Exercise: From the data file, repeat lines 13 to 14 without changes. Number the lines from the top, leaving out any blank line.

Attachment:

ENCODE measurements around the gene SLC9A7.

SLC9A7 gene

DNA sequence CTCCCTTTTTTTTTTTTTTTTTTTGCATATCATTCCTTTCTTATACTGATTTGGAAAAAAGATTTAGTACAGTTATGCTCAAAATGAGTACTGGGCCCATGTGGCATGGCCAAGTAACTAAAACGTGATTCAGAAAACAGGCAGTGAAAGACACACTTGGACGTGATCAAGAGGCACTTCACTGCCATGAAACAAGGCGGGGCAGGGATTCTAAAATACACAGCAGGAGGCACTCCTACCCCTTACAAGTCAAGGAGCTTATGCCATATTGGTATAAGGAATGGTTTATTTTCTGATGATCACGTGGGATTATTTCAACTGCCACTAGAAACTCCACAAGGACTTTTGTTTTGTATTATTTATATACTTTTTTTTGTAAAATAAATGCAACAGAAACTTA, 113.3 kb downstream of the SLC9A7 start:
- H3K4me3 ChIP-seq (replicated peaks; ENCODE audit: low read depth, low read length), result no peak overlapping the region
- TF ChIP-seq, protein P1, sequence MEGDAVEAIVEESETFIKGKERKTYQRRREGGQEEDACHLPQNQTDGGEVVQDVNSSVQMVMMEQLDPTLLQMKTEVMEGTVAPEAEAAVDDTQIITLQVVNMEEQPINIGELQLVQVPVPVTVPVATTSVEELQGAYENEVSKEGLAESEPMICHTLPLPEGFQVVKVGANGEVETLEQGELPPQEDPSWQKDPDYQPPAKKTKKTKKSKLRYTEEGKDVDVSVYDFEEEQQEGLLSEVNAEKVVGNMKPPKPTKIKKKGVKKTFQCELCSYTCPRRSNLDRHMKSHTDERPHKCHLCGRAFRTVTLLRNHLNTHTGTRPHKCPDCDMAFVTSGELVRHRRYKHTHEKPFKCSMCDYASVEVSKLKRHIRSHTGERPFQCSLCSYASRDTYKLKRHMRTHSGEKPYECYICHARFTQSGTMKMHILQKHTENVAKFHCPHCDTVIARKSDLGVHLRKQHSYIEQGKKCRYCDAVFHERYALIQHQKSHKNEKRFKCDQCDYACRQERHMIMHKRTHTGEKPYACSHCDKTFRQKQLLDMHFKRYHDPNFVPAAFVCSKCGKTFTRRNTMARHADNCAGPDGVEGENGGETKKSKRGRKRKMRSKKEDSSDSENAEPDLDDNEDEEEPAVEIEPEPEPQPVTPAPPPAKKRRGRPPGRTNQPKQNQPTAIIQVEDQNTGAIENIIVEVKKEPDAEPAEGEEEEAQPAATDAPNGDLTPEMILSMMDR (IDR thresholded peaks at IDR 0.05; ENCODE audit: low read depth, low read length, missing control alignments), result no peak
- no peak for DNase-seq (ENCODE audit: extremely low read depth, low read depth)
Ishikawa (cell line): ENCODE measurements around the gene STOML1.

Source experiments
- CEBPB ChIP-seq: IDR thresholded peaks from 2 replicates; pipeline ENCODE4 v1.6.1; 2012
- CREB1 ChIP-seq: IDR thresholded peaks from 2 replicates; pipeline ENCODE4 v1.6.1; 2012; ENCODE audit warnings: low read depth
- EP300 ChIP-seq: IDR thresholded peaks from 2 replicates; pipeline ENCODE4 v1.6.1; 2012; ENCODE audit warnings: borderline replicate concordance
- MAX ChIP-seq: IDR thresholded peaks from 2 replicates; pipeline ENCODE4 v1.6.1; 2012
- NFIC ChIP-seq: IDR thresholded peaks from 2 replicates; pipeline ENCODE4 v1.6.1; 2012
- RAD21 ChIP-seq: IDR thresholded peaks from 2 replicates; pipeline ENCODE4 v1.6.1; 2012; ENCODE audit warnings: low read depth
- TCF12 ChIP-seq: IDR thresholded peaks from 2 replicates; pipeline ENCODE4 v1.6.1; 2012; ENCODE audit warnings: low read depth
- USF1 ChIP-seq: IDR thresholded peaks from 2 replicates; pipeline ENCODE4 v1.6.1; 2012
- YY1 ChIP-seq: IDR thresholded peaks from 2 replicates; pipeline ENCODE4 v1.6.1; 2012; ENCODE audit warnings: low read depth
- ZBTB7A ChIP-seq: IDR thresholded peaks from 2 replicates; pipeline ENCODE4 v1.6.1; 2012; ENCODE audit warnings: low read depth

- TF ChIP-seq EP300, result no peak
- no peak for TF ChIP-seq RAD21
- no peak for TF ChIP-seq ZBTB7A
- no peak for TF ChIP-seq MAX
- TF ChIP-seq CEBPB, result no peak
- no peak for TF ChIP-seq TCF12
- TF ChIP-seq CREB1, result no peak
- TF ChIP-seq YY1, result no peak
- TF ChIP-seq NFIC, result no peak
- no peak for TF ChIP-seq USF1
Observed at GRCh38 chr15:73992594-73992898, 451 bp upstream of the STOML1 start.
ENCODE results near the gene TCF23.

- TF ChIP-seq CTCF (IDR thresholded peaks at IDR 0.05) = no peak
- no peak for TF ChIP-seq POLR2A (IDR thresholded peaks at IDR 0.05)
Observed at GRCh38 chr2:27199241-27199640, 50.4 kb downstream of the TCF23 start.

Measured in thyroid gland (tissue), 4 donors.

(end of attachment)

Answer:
- NFIC ChIP-seq: IDR thresholded peaks from 2 replicates; pipeline ENCODE4 v1.6.1; 2012
- RAD21 ChIP-seq: IDR thresholded peaks from 2 replicates; pipeline ENCODE4 v1.6.1; 2012; ENCODE audit warnings: low read depth